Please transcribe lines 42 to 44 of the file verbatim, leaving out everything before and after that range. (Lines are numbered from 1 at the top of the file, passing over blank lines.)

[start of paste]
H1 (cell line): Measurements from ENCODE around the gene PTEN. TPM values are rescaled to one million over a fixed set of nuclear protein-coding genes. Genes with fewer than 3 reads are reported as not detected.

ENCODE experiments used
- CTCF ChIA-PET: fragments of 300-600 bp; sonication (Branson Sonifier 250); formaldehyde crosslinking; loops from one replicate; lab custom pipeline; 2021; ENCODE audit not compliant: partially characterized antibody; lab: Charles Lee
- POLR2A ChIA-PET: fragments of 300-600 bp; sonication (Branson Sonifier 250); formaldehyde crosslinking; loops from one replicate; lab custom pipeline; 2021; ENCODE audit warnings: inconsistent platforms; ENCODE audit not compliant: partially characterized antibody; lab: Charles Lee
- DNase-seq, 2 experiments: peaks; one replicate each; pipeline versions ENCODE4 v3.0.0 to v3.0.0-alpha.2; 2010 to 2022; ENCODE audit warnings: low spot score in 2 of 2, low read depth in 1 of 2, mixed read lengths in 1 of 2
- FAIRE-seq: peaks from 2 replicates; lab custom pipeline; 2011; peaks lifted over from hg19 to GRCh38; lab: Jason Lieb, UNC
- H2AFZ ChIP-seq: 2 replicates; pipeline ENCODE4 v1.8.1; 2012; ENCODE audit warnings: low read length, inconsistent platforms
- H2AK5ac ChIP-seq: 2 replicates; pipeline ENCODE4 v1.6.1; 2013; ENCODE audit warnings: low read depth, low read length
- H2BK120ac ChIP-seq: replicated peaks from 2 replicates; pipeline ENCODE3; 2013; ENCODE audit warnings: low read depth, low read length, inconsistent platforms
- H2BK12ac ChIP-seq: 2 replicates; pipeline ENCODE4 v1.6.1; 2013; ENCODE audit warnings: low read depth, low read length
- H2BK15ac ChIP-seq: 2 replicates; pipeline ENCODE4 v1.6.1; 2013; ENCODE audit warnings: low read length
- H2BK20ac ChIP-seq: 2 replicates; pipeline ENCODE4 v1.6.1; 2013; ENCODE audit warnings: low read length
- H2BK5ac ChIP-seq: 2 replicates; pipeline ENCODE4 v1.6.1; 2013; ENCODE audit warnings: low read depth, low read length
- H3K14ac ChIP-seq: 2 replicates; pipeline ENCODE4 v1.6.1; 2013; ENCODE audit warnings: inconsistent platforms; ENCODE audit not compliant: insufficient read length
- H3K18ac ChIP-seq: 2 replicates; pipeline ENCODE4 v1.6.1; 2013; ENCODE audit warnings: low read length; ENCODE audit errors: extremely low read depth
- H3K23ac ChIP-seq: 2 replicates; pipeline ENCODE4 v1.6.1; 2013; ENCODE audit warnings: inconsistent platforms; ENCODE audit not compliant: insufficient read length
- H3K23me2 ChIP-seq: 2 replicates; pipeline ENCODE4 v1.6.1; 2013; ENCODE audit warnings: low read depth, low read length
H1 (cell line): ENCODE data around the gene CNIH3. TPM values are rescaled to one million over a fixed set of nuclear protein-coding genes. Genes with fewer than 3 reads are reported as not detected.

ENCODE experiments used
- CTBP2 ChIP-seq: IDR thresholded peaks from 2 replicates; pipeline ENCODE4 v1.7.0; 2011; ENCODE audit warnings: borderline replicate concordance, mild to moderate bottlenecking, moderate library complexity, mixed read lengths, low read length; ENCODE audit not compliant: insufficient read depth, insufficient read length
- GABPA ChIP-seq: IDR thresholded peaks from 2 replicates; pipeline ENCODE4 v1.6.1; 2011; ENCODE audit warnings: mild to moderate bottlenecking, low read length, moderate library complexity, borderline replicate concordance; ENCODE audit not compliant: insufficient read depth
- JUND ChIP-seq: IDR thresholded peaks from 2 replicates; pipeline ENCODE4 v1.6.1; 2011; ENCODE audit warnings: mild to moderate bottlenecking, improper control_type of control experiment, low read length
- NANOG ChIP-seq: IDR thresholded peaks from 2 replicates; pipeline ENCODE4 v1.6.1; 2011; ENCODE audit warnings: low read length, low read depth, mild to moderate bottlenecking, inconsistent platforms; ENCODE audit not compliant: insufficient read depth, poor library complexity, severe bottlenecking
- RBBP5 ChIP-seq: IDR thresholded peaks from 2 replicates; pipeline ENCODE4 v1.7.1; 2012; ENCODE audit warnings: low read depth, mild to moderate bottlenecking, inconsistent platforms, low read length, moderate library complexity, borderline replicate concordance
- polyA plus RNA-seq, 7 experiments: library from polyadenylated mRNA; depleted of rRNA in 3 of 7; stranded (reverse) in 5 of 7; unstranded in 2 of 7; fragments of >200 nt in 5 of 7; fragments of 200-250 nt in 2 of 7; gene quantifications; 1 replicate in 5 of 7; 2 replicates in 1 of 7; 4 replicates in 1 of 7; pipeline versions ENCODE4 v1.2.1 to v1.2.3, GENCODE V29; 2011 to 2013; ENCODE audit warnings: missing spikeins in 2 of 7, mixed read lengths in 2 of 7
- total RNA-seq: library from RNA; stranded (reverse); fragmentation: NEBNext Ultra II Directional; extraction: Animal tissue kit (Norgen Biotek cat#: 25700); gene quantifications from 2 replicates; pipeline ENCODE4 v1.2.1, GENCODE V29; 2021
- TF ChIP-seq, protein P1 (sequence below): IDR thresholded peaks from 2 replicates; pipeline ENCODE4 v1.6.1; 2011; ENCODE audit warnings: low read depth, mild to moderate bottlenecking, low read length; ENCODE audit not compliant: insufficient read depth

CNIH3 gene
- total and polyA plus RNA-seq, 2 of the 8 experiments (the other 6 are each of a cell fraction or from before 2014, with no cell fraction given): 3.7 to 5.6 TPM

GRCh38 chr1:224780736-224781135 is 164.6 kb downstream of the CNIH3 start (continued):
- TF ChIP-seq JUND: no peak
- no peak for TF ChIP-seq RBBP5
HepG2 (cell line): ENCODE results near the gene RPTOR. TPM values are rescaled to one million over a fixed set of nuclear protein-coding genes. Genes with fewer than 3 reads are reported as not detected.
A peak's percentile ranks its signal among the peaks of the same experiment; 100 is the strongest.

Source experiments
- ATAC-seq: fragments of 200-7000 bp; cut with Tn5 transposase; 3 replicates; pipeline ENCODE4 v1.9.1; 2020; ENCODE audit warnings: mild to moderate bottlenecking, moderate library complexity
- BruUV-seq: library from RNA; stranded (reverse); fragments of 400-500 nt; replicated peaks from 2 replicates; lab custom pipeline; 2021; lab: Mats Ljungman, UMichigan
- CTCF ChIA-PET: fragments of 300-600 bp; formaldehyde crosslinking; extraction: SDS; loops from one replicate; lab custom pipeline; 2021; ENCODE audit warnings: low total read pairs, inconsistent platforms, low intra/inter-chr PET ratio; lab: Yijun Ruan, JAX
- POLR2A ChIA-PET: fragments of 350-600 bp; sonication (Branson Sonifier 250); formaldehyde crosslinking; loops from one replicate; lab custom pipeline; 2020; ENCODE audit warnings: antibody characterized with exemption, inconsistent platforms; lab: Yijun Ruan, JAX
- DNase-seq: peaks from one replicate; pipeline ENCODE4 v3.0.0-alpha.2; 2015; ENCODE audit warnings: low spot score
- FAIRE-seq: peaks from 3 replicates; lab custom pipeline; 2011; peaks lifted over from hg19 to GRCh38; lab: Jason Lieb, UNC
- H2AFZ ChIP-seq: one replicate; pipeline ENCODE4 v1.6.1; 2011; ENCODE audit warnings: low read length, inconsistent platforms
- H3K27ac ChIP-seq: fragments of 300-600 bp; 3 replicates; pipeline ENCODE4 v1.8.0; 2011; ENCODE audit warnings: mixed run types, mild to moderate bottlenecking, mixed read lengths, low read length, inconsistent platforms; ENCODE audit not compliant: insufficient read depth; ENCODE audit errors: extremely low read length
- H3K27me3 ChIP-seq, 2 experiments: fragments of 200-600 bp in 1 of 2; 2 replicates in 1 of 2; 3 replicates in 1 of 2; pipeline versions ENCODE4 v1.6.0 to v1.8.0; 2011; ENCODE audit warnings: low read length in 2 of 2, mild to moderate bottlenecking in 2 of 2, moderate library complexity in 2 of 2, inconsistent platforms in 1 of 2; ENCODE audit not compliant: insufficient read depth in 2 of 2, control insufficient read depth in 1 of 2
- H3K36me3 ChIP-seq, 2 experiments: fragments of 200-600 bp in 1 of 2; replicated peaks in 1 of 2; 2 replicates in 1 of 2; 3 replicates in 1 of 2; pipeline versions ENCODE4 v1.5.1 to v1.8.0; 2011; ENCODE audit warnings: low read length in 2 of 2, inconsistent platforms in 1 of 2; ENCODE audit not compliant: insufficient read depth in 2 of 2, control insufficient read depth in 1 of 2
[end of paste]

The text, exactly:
- H2AFZ ChIP-seq: one replicate; pipeline ENCODE4 v1.6.1; 2011; ENCODE audit warnings: low read length, inconsistent platforms
- H3K27ac ChIP-seq: fragments of 300-600 bp; 3 replicates; pipeline ENCODE4 v1.8.0; 2011; ENCODE audit warnings: mixed run types, mild to moderate bottlenecking, mixed read lengths, low read length, inconsistent platforms; ENCODE audit not compliant: insufficient read depth; ENCODE audit errors: extremely low read length
- H3K27me3 ChIP-seq, 2 experiments: fragments of 200-600 bp in 1 of 2; 2 replicates in 1 of 2; 3 replicates in 1 of 2; pipeline versions ENCODE4 v1.6.0 to v1.8.0; 2011; ENCODE audit warnings: low read length in 2 of 2, mild to moderate bottlenecking in 2 of 2, moderate library complexity in 2 of 2, inconsistent platforms in 1 of 2; ENCODE audit not compliant: insufficient read depth in 2 of 2, control insufficient read depth in 1 of 2